Is this a yuppie SUV? No way. Regardless of its West Coast image, the Range Rover model line of the 50-year-old Land Rover parent company has been producing exceptional off-road vehicles without compromise for more than 10 years; and this year, little has changed. That's why the only substantive additions are driver/passenger side airbags, new Bosch engine management system (the same as BMW 7 Series sedans), new intake manifold, and dual exhaust pipes. The last three refinements boost the engine's torque output a much-needed 15 percent over the '98 models' to a maximum of 300 pound-feet, good enough to tow up to 7700 pounds. That's a lot of brie and crackers.
The Range Rover certainly works well, both on- and off-road. Granted, the 4.6 HSE is not as athletic on the highway as others in this test, turning in modest, though not embarrassing, performance numbers-0-60 mph takes 9.5 seconds. Unfortunately, the only way a Range Rover is going to become noticeably quicker is if it abandons its venerable designed-by-GM 4.6-liter/222-horse aluminum OHV V-8 in favor of something more modern and muscular, say, like a DOHC V-8 engine transplant from the company that owns Land Rover, BMW. (Now there's an idea: a BMW sport/ute. Oh, wait-never mind.)
The ride is soft and compliant, a bit tall in the saddle, but not uncomfortably so. It runs the slalom course at a confident 59.5 mph and gets around a skidpad undramatically with 0.72 g of grip. Excuse the oxymoron, but the Range Rover really shines when it gets dirty, and it's as brilliant as its heritage promised. Its supple (height-adjustable) air-spring suspension soaked up rocky and rutted off-road trails that relentlessly threatened to shake the others' dashboards loose. Approach and departure angles of 34 degrees each and two widely articulating live axles afford the Range Rover consummate rock-crawling abilities. A long-travel throttle linkage, normally annoying on the highway, proved valuable in touchy off-road situations requiring precise pedal control. Plus, the overall talents of its Pirelli Scorpion ST 255/55HR18 radials make this a great all-weather performer. It seemed as if each mile traveled off-road in the Range Rover was a lesson in the art of subtle refinement-to the point where we'd occasionally forget how rough the trail was until someone's voice would interrupt our CD musical selection by saying, "D-d-does anyone else n-need a kidney belt?"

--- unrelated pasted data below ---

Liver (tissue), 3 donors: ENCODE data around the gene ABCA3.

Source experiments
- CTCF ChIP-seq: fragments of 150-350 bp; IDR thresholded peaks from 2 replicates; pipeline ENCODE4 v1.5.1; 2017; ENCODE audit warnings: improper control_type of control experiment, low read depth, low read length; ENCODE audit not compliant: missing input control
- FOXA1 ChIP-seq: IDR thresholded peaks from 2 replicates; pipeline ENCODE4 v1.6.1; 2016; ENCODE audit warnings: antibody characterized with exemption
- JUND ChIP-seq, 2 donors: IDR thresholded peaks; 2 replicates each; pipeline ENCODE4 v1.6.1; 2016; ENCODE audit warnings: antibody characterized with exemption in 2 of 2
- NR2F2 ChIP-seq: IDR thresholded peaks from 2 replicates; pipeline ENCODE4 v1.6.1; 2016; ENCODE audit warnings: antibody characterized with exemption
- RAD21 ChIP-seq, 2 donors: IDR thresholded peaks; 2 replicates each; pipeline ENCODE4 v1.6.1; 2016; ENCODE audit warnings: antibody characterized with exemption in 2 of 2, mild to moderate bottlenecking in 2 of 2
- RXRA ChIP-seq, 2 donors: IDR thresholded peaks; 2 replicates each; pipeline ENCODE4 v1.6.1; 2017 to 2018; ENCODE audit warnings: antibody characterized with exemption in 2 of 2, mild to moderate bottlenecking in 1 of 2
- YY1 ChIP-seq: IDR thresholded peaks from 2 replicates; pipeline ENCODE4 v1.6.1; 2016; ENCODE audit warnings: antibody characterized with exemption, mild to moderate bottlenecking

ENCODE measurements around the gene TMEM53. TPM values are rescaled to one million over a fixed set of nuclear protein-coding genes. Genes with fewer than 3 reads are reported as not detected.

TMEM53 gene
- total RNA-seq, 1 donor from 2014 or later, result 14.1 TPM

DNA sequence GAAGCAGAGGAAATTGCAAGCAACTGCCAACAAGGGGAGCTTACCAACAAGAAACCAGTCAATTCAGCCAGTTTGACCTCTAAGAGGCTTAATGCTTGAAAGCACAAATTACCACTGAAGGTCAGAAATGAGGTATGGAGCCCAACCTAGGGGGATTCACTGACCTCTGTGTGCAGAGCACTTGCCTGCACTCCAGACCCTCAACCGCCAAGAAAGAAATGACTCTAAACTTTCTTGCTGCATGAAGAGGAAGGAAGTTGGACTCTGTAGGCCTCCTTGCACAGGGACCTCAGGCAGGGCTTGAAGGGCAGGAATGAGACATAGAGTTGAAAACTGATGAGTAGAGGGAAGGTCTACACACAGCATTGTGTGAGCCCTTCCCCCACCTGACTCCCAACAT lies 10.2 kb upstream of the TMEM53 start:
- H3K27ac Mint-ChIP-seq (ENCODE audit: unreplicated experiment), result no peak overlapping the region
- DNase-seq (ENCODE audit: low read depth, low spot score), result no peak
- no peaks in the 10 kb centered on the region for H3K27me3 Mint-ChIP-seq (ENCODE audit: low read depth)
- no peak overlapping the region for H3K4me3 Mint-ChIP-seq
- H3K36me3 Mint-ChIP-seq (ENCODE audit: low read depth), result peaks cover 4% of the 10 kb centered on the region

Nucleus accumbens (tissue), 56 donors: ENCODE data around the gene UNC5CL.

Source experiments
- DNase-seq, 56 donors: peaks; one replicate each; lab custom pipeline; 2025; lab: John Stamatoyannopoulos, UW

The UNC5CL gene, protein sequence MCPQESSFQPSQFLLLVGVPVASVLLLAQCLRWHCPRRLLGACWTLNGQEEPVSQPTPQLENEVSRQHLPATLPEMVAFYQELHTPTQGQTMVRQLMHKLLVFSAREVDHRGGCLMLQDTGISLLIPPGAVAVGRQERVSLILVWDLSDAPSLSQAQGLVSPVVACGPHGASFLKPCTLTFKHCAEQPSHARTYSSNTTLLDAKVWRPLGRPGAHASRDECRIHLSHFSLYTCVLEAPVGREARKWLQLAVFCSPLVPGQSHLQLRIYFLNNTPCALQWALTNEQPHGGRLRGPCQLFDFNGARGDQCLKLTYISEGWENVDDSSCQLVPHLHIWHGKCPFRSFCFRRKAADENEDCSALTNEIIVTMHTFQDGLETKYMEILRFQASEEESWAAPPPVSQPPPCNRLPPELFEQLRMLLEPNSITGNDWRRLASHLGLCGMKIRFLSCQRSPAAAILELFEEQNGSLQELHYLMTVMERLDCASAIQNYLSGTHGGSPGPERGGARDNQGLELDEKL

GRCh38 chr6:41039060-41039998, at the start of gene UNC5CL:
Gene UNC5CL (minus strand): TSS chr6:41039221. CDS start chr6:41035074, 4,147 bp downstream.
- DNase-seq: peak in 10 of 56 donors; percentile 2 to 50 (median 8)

Its list of comfort, audio, safety, convenience, security, trim, and color selections reads like that of a custom home. And these features aren't frivolous things, but clever refinements built into a vehicle that someone actually drove for more than an afternoon. Which makes one of my criticisms of the Range Rover all the more ludicrous and nitpicky: I just can't get my head around the illogical actuation procedure of the power window controls that are between the two front seats.
All things considered, yes, it's relatively expensive, but it works, really well. It's better than pleasant around town and so loaded with amenities it will make you feel oh-so special. But if you dare take it off-road, you'll be surprised at where it can go and how comfortably it will get you there. Without compromise? Well, at its as-tested tally of $66,625 it might compromise your account balance, but that's about all-and those enigmatic power window controls do need getting used to.
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